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Risko Named 2018 Cottrell Scholar

Chad Risko, assistant professor of chemistry in the UK College of Arts and Sciences and researcher at the UK Center for Applied Energy Research.

LEXINGTON, Ky. (Feb. 15, 2018) — Chad Risko, an assistant professor of chemistry in the University of Kentucky College of Arts and Sciences, has been named a 2018 Cottrell Scholar by the Research Corporation for Science Advancement. Started in 1994, Risko is the first recipient of the award at UK, a designation that recognizes top early-career scholars in chemistry, physics and astronomy.

Cottrell Scholars focus on the dual role of the teacher-scholar. Through his Cottrell award, Risko will develop a course-based undergraduate research experience (CURE) with specific focus on the application of computing and data science in chemistry. Though the concept of big data is seemingly everywhere, Risko says it is noticeably absent in the undergraduate chemistry curriculum.

“Here, the CURE will engage students in primary chemical research to build knowledge in scientific computing and big data analysis and visualization through team-based scientific inquiry," Risko said. "The aim will be for students to develop skills and knowledge that will enable them to prosper in careers, even those beyond traditional chemistry, that are evolving at a rapid pace.”

Risko is one of two dozen academic scientists to receive the honor this year, which comes with a $100,000 award for research and teaching. The recipients are admitted through a stringent peer-review process based on their innovative research proposals and education programs, according to RSCA Senior Program Director Silvia Ronco.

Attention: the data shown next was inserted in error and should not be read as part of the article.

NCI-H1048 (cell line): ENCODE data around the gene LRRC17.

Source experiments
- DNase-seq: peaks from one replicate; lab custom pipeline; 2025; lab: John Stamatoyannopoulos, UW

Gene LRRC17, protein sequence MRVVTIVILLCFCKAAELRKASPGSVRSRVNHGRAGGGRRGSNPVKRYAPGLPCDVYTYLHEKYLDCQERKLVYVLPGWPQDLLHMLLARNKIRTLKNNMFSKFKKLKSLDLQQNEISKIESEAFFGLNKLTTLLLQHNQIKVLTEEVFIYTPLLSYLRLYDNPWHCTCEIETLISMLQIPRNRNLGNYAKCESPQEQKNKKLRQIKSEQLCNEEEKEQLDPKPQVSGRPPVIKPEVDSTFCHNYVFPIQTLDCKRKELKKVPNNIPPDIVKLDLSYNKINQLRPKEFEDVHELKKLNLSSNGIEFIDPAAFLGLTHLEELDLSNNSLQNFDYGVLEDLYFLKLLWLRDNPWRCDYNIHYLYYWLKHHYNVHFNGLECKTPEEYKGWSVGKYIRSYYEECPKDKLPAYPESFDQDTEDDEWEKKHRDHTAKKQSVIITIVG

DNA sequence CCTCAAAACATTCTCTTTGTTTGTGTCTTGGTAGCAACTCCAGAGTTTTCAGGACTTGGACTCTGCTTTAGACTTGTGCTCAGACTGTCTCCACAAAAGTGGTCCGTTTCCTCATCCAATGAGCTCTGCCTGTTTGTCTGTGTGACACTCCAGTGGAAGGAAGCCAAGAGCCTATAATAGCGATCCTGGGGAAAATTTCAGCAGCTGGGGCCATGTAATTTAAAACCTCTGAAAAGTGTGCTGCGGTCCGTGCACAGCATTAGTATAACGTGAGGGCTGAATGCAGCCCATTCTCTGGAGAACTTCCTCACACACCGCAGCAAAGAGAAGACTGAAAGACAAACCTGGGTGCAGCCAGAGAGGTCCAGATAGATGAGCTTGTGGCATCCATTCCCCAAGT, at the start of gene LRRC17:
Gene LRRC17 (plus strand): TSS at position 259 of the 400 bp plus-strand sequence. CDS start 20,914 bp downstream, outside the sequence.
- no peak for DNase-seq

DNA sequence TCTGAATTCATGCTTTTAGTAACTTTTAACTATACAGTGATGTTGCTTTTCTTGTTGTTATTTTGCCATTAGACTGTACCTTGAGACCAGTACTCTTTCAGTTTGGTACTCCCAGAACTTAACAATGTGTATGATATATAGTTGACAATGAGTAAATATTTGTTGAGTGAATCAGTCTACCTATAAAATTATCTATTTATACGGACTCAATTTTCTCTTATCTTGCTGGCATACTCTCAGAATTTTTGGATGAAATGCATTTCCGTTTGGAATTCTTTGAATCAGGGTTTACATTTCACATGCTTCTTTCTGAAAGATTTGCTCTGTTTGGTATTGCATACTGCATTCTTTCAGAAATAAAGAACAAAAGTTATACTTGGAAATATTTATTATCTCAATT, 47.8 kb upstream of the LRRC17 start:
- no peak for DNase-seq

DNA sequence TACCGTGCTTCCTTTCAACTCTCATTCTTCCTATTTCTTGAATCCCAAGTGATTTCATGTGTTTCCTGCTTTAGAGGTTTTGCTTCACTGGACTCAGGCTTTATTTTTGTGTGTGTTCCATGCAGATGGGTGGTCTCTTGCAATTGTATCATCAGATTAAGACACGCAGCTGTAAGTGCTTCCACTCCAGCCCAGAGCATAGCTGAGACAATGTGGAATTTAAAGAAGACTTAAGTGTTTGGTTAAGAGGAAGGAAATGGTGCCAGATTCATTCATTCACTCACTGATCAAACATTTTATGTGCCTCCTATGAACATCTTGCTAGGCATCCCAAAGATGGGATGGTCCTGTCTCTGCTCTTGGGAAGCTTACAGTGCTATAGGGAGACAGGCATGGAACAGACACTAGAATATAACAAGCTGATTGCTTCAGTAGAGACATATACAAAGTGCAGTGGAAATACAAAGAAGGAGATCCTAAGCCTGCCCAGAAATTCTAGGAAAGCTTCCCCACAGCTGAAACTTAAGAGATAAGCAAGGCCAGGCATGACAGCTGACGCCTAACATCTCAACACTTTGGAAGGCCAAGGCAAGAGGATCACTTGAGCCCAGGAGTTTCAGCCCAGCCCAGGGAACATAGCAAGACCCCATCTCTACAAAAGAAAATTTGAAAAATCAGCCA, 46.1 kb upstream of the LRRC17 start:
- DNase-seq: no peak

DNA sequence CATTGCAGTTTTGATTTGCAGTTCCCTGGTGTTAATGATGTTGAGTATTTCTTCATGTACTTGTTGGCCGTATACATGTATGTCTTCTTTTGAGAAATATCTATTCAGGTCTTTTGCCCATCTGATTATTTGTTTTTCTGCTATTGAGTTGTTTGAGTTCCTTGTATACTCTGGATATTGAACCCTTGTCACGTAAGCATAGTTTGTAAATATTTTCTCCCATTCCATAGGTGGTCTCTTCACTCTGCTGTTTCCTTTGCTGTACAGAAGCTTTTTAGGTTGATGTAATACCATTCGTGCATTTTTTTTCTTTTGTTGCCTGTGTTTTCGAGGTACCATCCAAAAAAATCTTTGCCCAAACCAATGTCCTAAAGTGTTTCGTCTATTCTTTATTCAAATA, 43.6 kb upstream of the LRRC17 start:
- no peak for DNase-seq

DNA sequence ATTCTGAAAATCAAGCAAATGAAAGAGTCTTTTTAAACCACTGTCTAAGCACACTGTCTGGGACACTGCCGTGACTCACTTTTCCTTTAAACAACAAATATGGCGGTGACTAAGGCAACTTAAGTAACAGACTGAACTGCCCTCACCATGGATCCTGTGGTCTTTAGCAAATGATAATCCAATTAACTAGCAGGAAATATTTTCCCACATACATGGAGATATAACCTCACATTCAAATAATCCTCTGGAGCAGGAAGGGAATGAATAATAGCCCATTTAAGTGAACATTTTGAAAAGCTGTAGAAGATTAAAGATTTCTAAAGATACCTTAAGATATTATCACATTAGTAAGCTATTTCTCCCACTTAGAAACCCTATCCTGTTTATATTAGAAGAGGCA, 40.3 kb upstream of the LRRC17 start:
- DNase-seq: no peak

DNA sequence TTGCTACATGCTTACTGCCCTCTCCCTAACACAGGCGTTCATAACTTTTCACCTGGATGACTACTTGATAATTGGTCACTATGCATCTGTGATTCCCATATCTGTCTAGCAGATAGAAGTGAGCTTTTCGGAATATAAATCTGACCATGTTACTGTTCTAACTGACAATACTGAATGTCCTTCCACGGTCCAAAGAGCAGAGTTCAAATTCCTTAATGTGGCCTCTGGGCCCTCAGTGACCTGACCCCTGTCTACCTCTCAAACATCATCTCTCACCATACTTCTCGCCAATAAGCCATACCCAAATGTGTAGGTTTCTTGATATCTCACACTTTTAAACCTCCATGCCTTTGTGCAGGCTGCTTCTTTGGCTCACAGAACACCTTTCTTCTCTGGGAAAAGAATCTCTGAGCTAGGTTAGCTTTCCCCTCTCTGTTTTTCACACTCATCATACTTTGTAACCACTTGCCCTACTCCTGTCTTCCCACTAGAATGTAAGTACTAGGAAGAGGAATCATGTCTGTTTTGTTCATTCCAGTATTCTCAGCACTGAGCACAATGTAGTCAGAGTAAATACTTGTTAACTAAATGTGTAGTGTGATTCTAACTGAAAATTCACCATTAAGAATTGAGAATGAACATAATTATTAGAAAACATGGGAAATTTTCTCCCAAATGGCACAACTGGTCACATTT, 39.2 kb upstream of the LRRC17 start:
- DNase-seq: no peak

Risko’s research is inspired by complex synthetic materials and the desire to discover fundamental connections among the chemical and physical phenomena that determine their performance in a variety of applications, ranging from flexible electronics through power generation and storage. Specifically, his Cottrell Scholar award, titled “High Energy Density Metal Oxides for Energy Storage: In silico Electrochemistry to Control Interface Chemistry,” will allow his group to expand their theoretical and computational chemistry studies of critical chemical reactions that take place in batteries.

“Advances in battery technologies have revolutionized how we communicate with each other, the information that we have at our fingertips, the types of energy sources that we use, and, increasingly, how we move from place to place," Risko said. "Our aim with this project is to develop novel computational approaches that allow us to better understand aspects of the chemistry that takes place in batteries so as to suggest new materials that may offer more power, longer lifetimes and improved safety.”

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The Cottrell Scholar (CS) program champions the very best early-career teacher-scholars in chemistry, physics and astronomy by providing significant discretionary awards for research. Nurturing an interdisciplinary community of outstanding scientific/academic leaders, the CS program fosters synergy among faculty at major American research universities and primarily undergraduate institutions. Cottrell Scholars engage in an annual networking event, providing them an opportunity to share insights and expertise through the Cottrell Scholar Collaborative. Outstanding candidates are admitted to the ranks of Cottrell Scholars through a stringent peer-review process based on their innovative research proposals and education programs. As scholars rise to academic leadership roles, several levels of competitive funding are available to assist them. Post-tenure Cottrell Scholars may compete for the prestigious FRED (Frontiers in Research Excellence and Discovery) Award supporting early stage, potentially transformative research.